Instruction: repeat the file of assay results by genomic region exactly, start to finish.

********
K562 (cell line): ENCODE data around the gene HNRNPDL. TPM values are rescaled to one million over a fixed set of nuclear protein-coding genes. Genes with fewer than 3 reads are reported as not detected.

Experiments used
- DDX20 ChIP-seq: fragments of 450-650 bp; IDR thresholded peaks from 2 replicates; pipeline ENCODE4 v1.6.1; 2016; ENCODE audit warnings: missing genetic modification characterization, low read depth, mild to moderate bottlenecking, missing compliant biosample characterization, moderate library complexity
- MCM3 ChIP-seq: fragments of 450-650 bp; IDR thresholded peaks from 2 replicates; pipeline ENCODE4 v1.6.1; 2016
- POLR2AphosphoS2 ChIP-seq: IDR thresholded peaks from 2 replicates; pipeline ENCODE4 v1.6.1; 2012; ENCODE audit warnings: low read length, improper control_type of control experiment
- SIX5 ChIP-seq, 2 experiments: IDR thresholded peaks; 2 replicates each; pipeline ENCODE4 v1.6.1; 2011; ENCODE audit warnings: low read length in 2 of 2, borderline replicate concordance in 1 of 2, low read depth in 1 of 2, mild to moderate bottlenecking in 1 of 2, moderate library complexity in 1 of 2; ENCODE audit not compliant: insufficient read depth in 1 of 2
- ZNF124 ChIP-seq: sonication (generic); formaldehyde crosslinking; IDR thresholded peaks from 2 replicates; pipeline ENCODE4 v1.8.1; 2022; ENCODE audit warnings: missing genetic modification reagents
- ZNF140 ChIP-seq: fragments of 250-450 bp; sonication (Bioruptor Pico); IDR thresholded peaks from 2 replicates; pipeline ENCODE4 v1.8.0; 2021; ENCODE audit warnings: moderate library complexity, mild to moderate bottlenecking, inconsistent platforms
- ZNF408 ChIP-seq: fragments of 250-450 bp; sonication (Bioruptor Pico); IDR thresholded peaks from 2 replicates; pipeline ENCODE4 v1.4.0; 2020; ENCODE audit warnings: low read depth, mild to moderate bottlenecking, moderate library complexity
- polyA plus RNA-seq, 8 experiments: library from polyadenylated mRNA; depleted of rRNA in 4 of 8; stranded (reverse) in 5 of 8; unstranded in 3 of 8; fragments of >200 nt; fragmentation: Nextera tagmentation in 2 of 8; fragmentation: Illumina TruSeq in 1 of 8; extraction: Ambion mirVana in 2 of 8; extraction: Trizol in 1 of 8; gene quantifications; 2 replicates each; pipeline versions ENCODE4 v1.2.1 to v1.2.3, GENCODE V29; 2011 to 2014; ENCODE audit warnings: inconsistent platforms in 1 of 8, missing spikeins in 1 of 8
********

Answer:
K562 (cell line): ENCODE data around the gene HNRNPDL. TPM values are rescaled to one million over a fixed set of nuclear protein-coding genes. Genes with fewer than 3 reads are reported as not detected.

Experiments used
- DDX20 ChIP-seq: fragments of 450-650 bp; IDR thresholded peaks from 2 replicates; pipeline ENCODE4 v1.6.1; 2016; ENCODE audit warnings: missing genetic modification characterization, low read depth, mild to moderate bottlenecking, missing compliant biosample characterization, moderate library complexity
- MCM3 ChIP-seq: fragments of 450-650 bp; IDR thresholded peaks from 2 replicates; pipeline ENCODE4 v1.6.1; 2016
- POLR2AphosphoS2 ChIP-seq: IDR thresholded peaks from 2 replicates; pipeline ENCODE4 v1.6.1; 2012; ENCODE audit warnings: low read length, improper control_type of control experiment
- SIX5 ChIP-seq, 2 experiments: IDR thresholded peaks; 2 replicates each; pipeline ENCODE4 v1.6.1; 2011; ENCODE audit warnings: low read length in 2 of 2, borderline replicate concordance in 1 of 2, low read depth in 1 of 2, mild to moderate bottlenecking in 1 of 2, moderate library complexity in 1 of 2; ENCODE audit not compliant: insufficient read depth in 1 of 2
- ZNF124 ChIP-seq: sonication (generic); formaldehyde crosslinking; IDR thresholded peaks from 2 replicates; pipeline ENCODE4 v1.8.1; 2022; ENCODE audit warnings: missing genetic modification reagents
- ZNF140 ChIP-seq: fragments of 250-450 bp; sonication (Bioruptor Pico); IDR thresholded peaks from 2 replicates; pipeline ENCODE4 v1.8.0; 2021; ENCODE audit warnings: moderate library complexity, mild to moderate bottlenecking, inconsistent platforms
- ZNF408 ChIP-seq: fragments of 250-450 bp; sonication (Bioruptor Pico); IDR thresholded peaks from 2 replicates; pipeline ENCODE4 v1.4.0; 2020; ENCODE audit warnings: low read depth, mild to moderate bottlenecking, moderate library complexity
- polyA plus RNA-seq, 8 experiments: library from polyadenylated mRNA; depleted of rRNA in 4 of 8; stranded (reverse) in 5 of 8; unstranded in 3 of 8; fragments of >200 nt; fragmentation: Nextera tagmentation in 2 of 8; fragmentation: Illumina TruSeq in 1 of 8; extraction: Ambion mirVana in 2 of 8; extraction: Trizol in 1 of 8; gene quantifications; 2 replicates each; pipeline versions ENCODE4 v1.2.1 to v1.2.3, GENCODE V29; 2011 to 2014; ENCODE audit warnings: inconsistent platforms in 1 of 8, missing spikeins in 1 of 8